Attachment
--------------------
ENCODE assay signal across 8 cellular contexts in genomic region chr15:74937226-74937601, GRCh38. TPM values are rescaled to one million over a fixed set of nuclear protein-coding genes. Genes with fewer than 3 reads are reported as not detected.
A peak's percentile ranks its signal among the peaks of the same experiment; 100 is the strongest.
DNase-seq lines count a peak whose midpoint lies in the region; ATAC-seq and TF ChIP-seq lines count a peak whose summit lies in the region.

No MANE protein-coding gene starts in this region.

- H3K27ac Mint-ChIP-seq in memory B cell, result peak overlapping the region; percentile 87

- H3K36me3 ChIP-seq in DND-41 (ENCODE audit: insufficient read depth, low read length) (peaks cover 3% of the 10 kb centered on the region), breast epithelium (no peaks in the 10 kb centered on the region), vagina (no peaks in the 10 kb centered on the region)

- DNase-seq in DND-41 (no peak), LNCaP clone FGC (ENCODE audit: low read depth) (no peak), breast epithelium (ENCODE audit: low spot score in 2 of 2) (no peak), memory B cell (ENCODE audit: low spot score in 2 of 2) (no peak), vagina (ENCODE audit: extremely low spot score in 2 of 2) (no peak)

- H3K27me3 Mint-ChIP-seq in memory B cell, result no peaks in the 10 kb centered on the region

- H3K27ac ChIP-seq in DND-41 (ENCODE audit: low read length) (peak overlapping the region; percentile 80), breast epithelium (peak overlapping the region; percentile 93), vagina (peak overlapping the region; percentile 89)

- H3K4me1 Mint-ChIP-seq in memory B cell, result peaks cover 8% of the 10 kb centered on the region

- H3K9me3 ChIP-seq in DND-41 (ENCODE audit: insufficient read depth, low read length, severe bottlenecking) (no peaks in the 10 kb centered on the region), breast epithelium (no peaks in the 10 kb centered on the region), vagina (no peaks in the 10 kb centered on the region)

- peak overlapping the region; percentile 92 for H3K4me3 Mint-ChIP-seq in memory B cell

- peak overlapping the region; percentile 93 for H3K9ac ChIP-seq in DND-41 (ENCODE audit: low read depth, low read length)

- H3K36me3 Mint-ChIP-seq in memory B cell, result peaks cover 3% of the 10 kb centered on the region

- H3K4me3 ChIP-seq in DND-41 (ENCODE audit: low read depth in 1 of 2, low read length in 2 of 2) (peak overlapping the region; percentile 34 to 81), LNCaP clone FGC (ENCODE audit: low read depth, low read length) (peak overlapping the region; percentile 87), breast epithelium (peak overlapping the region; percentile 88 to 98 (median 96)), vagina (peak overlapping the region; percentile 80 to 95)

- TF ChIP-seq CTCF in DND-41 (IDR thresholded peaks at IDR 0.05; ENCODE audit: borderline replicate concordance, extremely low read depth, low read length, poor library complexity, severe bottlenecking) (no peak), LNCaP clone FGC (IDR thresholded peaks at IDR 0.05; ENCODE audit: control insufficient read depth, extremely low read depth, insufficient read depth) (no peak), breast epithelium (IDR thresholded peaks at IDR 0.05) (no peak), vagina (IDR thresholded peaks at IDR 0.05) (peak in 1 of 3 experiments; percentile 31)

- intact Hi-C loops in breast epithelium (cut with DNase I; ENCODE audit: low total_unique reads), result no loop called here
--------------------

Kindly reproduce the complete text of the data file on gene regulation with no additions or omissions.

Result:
ENCODE assay signal across 8 cellular contexts in genomic region chr15:74937226-74937601, GRCh38. TPM values are rescaled to one million over a fixed set of nuclear protein-coding genes. Genes with fewer than 3 reads are reported as not detected.
A peak's percentile ranks its signal among the peaks of the same experiment; 100 is the strongest.
DNase-seq lines count a peak whose midpoint lies in the region; ATAC-seq and TF ChIP-seq lines count a peak whose summit lies in the region.

No MANE protein-coding gene starts in this region.

- H3K27ac Mint-ChIP-seq in memory B cell, result peak overlapping the region; percentile 87

- H3K36me3 ChIP-seq in DND-41 (ENCODE audit: insufficient read depth, low read length) (peaks cover 3% of the 10 kb centered on the region), breast epithelium (no peaks in the 10 kb centered on the region), vagina (no peaks in the 10 kb centered on the region)

- DNase-seq in DND-41 (no peak), LNCaP clone FGC (ENCODE audit: low read depth) (no peak), breast epithelium (ENCODE audit: low spot score in 2 of 2) (no peak), memory B cell (ENCODE audit: low spot score in 2 of 2) (no peak), vagina (ENCODE audit: extremely low spot score in 2 of 2) (no peak)

- H3K27me3 Mint-ChIP-seq in memory B cell, result no peaks in the 10 kb centered on the region

- H3K27ac ChIP-seq in DND-41 (ENCODE audit: low read length) (peak overlapping the region; percentile 80), breast epithelium (peak overlapping the region; percentile 93), vagina (peak overlapping the region; percentile 89)

- H3K4me1 Mint-ChIP-seq in memory B cell, result peaks cover 8% of the 10 kb centered on the region

- H3K9me3 ChIP-seq in DND-41 (ENCODE audit: insufficient read depth, low read length, severe bottlenecking) (no peaks in the 10 kb centered on the region), breast epithelium (no peaks in the 10 kb centered on the region), vagina (no peaks in the 10 kb centered on the region)

- peak overlapping the region; percentile 92 for H3K4me3 Mint-ChIP-seq in memory B cell

- peak overlapping the region; percentile 93 for H3K9ac ChIP-seq in DND-41 (ENCODE audit: low read depth, low read length)

- H3K36me3 Mint-ChIP-seq in memory B cell, result peaks cover 3% of the 10 kb centered on the region

- H3K4me3 ChIP-seq in DND-41 (ENCODE audit: low read depth in 1 of 2, low read length in 2 of 2) (peak overlapping the region; percentile 34 to 81), LNCaP clone FGC (ENCODE audit: low read depth, low read length) (peak overlapping the region; percentile 87), breast epithelium (peak overlapping the region; percentile 88 to 98 (median 96)), vagina (peak overlapping the region; percentile 80 to 95)

- TF ChIP-seq CTCF in DND-41 (IDR thresholded peaks at IDR 0.05; ENCODE audit: borderline replicate concordance, extremely low read depth, low read length, poor library complexity, severe bottlenecking) (no peak), LNCaP clone FGC (IDR thresholded peaks at IDR 0.05; ENCODE audit: control insufficient read depth, extremely low read depth, insufficient read depth) (no peak), breast epithelium (IDR thresholded peaks at IDR 0.05) (no peak), vagina (IDR thresholded peaks at IDR 0.05) (peak in 1 of 3 experiments; percentile 31)

- intact Hi-C loops in breast epithelium (cut with DNase I; ENCODE audit: low total_unique reads), result no loop called here